silk – the only natural fiber that comes in a filament form; from 300 to 1,600 yards in length as reeled from the cocoon, cultivated or wild

silk noile –a by-product of the spun-silk industry consisting of short fibers which are combed out of the silk waste; very uneven and lumpy appearance; also used in blends for novelty effects

spandex – a manufactured stretch fiber in which the fiber-forming substance is a long chain synthetic polymer comprised of at least 85% of a segmented polyurethane

Supima – Certification mark of the SuPima Association of America with usage controlled by means of a licensing agreement with the Association; applied only to wearing apparel and textile products made entirely of Southwestern extra-long staple cotton fiber grown by members of the Association

taffeta – a fine plain-weave fabric smooth on both sides, usually with a sheen on its surface; may be solid colored or printed, or woven in such a way that the colors seem “changeable.”  

tartan – wool, worsted or cotton cloth made in plain weave or in a two-up and two-down twill weave

terry cloth – woven or knitted fabric with a pile weave of uncut loops

thermal knit (or waffle weave) – fabric knit with a series of square, waffle-like designs that hold in warmth

thread count – the actual number of warp ends and filling picks per inch in a woven cloth; in knitted fabrics, the number of wales or ribs, and the courses per inch

top-dyed – often referred to as a Viqoureux Printing, the dyeing or printing of worsted top or silver in a rather loose formation of combed parallel fibers; preceding the spinning of the yarn and affording a host of colors, casts, and shades

tricot – knit fabric characterized by its fine vertical face and cross ribs on the back

tweed – a medium to heavy weight twill weave fabric, usually woolen, containing colored slubbed yarns

velour – napped fabric with a thick pile surface

velvet – fabric with a woven cut pile that has a rich, soft texture

velveteena filling pile cloth in which the pile is made by cutting an extra set of filling yarns which weave in a float formation and are woven or bound into the back of the material at intervals by weaving over and under one or more warp ends; a low pile fabric known as a “cotton-velvet”

voile – very sheer, lightweight fabric with a crisp hand

water-repellentability of a fabric to resist penetration by water, under certain conditions

whipcord – twill weave fabric with a step diagonal pattern on the face

wool the fiber from the fleece of the sheep or lamb, or the hair of the Angora or Cashmere goat (and may include the so-called fibers from the hair of the camel, alpaca, llama, and vicuna) which has never been reclaimed from any woven or felted wool product

yarn dye – the dyeing of yarns before fabric is woven or knit



General Style terms

A-line – skirt in which the hemline measures greater than the hip line, for more fullness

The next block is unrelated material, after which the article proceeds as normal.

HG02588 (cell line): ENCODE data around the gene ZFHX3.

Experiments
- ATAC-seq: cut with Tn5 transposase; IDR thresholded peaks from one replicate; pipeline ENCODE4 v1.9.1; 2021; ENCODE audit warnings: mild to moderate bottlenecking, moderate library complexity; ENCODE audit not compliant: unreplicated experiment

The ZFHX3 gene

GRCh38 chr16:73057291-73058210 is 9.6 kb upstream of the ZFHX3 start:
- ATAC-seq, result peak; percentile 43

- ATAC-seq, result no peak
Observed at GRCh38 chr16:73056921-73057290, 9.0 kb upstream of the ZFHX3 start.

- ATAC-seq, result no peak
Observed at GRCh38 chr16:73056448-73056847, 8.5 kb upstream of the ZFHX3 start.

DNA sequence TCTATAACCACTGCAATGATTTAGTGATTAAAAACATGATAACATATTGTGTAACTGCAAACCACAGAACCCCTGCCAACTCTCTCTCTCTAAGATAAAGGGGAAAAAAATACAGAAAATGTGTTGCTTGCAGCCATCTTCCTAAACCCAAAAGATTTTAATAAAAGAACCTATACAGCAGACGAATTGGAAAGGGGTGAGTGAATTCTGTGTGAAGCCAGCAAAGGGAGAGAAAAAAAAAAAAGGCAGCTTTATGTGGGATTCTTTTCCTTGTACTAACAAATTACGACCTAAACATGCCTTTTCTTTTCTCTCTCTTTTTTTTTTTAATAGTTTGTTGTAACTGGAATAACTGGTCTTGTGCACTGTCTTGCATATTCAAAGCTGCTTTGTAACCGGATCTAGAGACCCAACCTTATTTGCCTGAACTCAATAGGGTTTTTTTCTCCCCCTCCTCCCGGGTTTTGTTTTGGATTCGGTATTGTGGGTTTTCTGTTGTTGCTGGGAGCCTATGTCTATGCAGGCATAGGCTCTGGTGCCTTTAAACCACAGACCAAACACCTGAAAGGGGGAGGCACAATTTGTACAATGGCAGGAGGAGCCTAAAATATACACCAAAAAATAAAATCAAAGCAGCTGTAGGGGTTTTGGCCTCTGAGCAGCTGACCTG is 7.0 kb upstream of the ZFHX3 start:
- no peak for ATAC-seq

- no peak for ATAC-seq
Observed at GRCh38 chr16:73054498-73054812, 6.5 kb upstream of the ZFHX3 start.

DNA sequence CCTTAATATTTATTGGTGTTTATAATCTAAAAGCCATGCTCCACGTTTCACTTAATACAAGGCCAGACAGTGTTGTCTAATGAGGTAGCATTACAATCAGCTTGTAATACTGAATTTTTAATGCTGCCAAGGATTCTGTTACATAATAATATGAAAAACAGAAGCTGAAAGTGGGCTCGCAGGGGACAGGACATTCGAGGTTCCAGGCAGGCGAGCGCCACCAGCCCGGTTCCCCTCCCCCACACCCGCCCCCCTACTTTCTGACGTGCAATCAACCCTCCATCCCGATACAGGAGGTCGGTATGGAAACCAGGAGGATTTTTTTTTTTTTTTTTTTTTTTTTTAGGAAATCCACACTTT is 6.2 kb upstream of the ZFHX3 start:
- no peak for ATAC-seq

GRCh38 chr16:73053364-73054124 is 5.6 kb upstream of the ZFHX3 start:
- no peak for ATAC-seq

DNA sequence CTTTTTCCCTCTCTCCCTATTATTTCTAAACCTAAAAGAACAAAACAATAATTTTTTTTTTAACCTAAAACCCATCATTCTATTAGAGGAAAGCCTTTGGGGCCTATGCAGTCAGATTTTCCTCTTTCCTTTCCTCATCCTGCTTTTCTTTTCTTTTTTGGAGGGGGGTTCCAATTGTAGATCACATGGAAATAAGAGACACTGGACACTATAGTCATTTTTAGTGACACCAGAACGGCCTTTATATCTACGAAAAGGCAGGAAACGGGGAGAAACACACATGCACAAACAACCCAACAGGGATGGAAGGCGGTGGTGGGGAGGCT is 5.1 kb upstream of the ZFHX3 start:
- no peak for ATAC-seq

appliqué – separate piece of fabric that is applied to a larger background for decoration

banded collar – a collar attached to the neckline by a band that stands up against the neck

bartack – series of short, narrow zigzag stitches that reinforce a stress point on a garment

besom pocket – also a welt pocket; characterized by a separate strip or flap stitched to the pocket opening with the pouch falling to the inside of the garment

bias – a line diagonally across the grain of the fabric; garments cut on the bias closely follow curves of the body

boat neck – neckline cut in a shallow curve across the line of the collar bones almost to the tip of the shoulders, with the same shape across the back

box pleat – double pleat where the two folds meet in the center, underneath the pleat

capri – pants that fall slightly above the ankle

cardigan – outer coat, jacket or sweater type of garment that buttons in the center front

cuff – a finishing band of material, either made separately and attached or created by turning back an extension of the hem of a sleeve or pant leg

dart – a V-shaped seam to fit garments around body contours

embroidery – decorative needlework using various colored yarns or embroidery floss

gore – section of a skirt that is wider at the hem than the top, for fullness and shaping

placket – areas that feature buttons, snaps, zippers, etc. that secure an opening in a garment

princess line – curving shaping seam that forms panels to contour a garment to the body

rise – distance from crotch to bottom of waistband in pants

set-in sleeve – sleeve that is cut separately and sewn into the armhole of the bodice, to fit smoothly or with gathers for exaggerated fullness

shirttail hem – shaped hemline that curves up from center front and back to the side seams

tankini– two-piece swimsuit with bikini style bottom and tank style top

welt pocket – also a besom pocket; characterized by a separate strip or flap stitched to the pocket opening with the pouch falling to the inside of the garment

yoke – portion of garment across the shoulders (front or back) that is usually a separate piece of fabric seamed to the body of the garment



1. A Guide to Fibers, Yarns, & Finishes
2. A Guide to Footwear & Leathers
3. Glossary of Fabrics & Style Terms